All posts tagged “Peter Greer

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Book Review: The Spiritual Danger of Doing Good

In recent years, conversations about charity and community service have begun to focus more and more on the ways in which charity can be toxic and helping can hurt. We’ve been reminded that when it comes to international relief and development, good intentions are not enough. These are timely and crucial reminders—timely because there are more nonprofits starting up than ever before, and crucial given the weight of the problems they are aiming to address. Those sparking these conversations (at times rather provocatively) have helped countless individuals, churches, small nonprofits, and large NGOs to more faithfully walk with the poor without doing harm.

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The Spiritual Danger of Doing Good, the new book from Peter Greer (@peterkgreer) of HOPE International, has some obvious parallels with books like Toxic Charity and When Helping Hurts, but while these existing works focus primarily (though not exclusively) on the harm we can do to others despite the best of intentions, Greer’s book turns our attention inward, asking us to consider the ways in which charity and community service all too often set us up to fail as people—as husbands, wives, fathers, friends, and most significantly, as followers of Christ. The point is not to remain permanently fixated on ourselves, of course; instead, we closely examine the inner workings of our hearts from time to time precisely because who we are shapes what we do, and what we do inevitably impacts others, for better or worse.

Though some aid bloggers and critics (and some pastors, for that matter) are given to rather uncharitable jeremiads against what they perceive as the status quo—thus risking the loss of trust among those who find themselves indicted by their screeds—Greer avoids the same counterproductive reaction by writing a book that from start to finish is consistently winsome and characterized by humility, while addressing difficult truths.

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Rather than prescribing specific one-size-fits-all fixes, Greer instead appeals to pain points we’ve all experienced, and he shares what has helped him as he has wrestled with them along the way. Among these themes are the dangers of throwing oneself so entirely into the cause that only leftovers remain for loved ones; of justifying moral lapses “for a good cause”; of living with a sacred-secular dualism; and of failing to build relationships marked by accountability.

Greer’s honesty about the ways in which he has learned these lessons the hard way is refreshingly disarming, and will give many readers the courage and freedom to face up to their own failures and to grow into the kinds of servants and leaders God has created them to be.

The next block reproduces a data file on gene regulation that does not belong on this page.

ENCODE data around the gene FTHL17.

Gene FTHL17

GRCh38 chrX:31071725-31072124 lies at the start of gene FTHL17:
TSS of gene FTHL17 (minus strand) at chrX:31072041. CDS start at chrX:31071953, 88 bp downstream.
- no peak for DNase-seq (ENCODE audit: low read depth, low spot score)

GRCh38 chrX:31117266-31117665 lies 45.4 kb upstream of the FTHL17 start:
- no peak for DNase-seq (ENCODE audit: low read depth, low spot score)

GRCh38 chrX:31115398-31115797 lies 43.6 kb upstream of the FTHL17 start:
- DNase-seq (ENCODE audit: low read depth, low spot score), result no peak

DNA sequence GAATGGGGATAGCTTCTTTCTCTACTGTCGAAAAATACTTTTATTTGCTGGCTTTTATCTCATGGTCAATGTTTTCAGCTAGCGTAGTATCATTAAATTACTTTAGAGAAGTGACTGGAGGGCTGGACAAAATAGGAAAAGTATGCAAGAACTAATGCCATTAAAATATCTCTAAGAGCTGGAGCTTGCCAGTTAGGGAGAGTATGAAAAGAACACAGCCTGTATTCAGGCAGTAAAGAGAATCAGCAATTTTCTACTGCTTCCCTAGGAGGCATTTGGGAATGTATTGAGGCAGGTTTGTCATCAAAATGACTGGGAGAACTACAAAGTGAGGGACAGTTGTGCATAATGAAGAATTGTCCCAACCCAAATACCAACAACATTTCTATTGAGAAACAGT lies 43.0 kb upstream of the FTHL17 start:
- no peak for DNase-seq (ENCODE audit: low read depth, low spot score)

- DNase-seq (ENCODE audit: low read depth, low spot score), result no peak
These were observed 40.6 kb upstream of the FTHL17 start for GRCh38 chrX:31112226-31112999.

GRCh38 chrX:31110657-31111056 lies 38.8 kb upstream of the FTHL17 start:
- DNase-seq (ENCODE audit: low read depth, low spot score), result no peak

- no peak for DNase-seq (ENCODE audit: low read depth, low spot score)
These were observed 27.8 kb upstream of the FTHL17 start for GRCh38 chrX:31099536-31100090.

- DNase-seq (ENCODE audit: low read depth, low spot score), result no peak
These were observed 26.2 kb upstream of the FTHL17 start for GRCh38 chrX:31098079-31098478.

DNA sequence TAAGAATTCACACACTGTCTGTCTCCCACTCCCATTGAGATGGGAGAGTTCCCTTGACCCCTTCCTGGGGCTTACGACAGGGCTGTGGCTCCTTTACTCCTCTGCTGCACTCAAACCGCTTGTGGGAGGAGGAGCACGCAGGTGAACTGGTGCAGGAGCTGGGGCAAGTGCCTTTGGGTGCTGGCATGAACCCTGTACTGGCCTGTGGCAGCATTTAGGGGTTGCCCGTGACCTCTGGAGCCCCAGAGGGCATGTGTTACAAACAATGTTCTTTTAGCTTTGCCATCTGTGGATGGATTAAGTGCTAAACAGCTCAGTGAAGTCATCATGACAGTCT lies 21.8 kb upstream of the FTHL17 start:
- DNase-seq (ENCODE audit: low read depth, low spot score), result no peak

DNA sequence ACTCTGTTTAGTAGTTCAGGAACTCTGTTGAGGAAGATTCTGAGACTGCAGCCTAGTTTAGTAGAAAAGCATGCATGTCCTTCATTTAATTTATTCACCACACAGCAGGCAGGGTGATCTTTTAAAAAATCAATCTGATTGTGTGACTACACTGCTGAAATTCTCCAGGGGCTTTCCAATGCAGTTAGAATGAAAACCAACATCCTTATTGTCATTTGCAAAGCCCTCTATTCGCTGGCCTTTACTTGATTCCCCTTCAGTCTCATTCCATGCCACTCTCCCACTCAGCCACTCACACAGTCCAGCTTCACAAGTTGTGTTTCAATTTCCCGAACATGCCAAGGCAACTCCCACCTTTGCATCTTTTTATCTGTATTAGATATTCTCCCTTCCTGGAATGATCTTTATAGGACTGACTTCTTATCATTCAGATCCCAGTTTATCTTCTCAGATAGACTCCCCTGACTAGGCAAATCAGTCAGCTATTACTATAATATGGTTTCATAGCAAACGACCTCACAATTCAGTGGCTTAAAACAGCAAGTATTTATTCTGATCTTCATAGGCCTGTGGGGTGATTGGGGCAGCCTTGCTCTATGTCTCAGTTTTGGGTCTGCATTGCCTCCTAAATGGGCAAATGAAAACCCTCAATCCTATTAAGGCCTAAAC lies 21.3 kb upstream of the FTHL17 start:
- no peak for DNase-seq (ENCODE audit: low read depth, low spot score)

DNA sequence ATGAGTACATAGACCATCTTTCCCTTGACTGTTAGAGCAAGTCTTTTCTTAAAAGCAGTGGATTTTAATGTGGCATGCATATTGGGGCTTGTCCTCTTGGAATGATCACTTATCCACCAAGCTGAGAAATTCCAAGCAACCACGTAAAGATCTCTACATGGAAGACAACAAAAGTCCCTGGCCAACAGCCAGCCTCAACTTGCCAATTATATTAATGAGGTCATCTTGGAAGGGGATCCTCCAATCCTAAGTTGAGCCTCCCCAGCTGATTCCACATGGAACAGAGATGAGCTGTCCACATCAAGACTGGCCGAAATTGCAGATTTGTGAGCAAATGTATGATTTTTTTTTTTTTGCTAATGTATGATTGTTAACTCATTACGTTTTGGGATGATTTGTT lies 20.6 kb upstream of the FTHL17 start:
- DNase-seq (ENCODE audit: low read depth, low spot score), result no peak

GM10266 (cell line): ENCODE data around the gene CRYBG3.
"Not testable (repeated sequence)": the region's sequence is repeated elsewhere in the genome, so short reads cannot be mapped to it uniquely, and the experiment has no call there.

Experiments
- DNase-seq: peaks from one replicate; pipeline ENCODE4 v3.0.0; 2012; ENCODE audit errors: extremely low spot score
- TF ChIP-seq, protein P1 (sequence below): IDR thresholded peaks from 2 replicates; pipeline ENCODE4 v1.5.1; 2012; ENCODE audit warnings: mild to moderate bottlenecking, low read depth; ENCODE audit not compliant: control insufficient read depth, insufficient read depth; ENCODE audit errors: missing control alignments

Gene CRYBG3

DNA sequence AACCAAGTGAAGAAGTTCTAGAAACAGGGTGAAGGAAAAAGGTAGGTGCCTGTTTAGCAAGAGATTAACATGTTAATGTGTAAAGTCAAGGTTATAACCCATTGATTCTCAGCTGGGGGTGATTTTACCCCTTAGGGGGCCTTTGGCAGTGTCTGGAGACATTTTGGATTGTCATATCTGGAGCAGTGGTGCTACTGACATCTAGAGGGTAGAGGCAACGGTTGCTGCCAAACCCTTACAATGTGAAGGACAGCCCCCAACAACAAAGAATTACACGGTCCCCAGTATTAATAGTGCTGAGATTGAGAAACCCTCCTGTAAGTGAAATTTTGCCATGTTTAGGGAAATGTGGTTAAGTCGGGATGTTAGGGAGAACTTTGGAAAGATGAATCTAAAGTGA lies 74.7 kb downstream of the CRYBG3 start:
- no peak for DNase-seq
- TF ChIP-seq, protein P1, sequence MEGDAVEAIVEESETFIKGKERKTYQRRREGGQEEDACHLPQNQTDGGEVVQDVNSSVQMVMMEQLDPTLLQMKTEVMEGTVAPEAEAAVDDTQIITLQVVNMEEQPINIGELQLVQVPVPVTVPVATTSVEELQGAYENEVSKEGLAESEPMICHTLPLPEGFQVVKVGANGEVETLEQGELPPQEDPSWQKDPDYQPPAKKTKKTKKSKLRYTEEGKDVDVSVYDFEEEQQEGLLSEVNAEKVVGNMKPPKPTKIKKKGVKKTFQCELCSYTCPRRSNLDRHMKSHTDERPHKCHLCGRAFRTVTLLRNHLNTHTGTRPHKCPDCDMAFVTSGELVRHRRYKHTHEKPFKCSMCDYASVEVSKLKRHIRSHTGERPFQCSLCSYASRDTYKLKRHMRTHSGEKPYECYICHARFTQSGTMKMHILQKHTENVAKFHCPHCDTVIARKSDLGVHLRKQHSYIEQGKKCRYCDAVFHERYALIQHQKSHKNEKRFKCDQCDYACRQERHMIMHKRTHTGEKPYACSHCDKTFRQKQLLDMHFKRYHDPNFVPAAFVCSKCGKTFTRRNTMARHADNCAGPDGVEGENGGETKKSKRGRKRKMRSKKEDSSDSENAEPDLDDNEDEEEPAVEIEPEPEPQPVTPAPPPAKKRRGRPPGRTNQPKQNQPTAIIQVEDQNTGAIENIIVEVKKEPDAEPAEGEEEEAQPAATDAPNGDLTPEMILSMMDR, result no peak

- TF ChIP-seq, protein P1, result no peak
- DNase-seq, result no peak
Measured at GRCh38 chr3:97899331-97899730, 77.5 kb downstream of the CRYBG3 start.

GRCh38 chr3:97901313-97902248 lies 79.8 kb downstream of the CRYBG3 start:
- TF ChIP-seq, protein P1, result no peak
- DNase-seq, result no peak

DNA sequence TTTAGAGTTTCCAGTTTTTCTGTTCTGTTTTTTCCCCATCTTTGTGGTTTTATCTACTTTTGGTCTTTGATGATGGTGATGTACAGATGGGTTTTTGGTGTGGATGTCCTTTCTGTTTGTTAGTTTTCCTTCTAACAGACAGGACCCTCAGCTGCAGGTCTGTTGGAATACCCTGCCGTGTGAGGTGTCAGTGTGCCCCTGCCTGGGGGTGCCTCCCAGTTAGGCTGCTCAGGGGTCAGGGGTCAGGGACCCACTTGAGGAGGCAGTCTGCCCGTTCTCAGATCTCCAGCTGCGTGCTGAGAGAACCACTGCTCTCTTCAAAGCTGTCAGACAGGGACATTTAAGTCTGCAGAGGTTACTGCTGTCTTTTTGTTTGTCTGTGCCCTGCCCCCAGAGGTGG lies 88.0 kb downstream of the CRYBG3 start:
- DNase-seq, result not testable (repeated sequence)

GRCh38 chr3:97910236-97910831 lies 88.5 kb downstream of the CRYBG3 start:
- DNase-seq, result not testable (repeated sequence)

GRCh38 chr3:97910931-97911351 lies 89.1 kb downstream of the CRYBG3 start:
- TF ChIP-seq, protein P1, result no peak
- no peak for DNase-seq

From pastors to social workers to globe-trotting humanitarians, and all sorts of others in between, this book is essential reading for those serious about cultivating lives of integrity that matter for those they seek to serve.

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Repaso: Japan photos; fighting poverty, continued; coffee culture in Guatemala; ecclesial hope; Stott on social action

1. Japan in photos a year later
The Big Picture photo blog has a collection of the iconic photos from the earthquake and tsunami of a year ago, and what those same spots look like today. The water has receded and most of the debris has been cleared, but it’s clear rebuilding will still take time.

2. Best ways to fight poverty
Two or three weeks ago I blogged about Christianity Today’s cover stories on tackling poverty. Not surprisingly, CT’s coverage garnered some debate over what actually works and what doesn’t when it comes to development. Yesterday, CT posted eight follow-up columns, including one by Mark Galli, one of the original writers. Those weighing in include Christian NGO big wigs like Rich Stearns (World Vision US), Peter Greer (HOPE International), Stephan Bauman (World Relief), and Franklin Graham (Samaritan’s Purse). See all the responses here.

3. Coffee culture in Guatemala
A lot of good coffee comes from Guatemala; most people know that. But what is the country’s coffee drinking culture like? James Fredrick writes for Tico Times about how things may be changing — the introduction of Starbucks and other specialty coffee shops mark a significant rise in domestic coffee consumption which could boost standards of living for growers, but the gap between those who can afford a $3.50 cappuccino and those who pick the beans remains vast.

4. Seven reasons to be hopeful about the church
It’s no secret that many these days “love Jesus but not the church.” The church comes with baggage; why not just cultivate a private walk with Jesus and not bother with the seemingly endless messes in the church? Because the church is still the bride of Christ, and Jesus has no plans to part ways with her. Adam Jeske writes for InterVarsity’s blog with seven reasons to be hopeful for the church.

5. Love needs no justification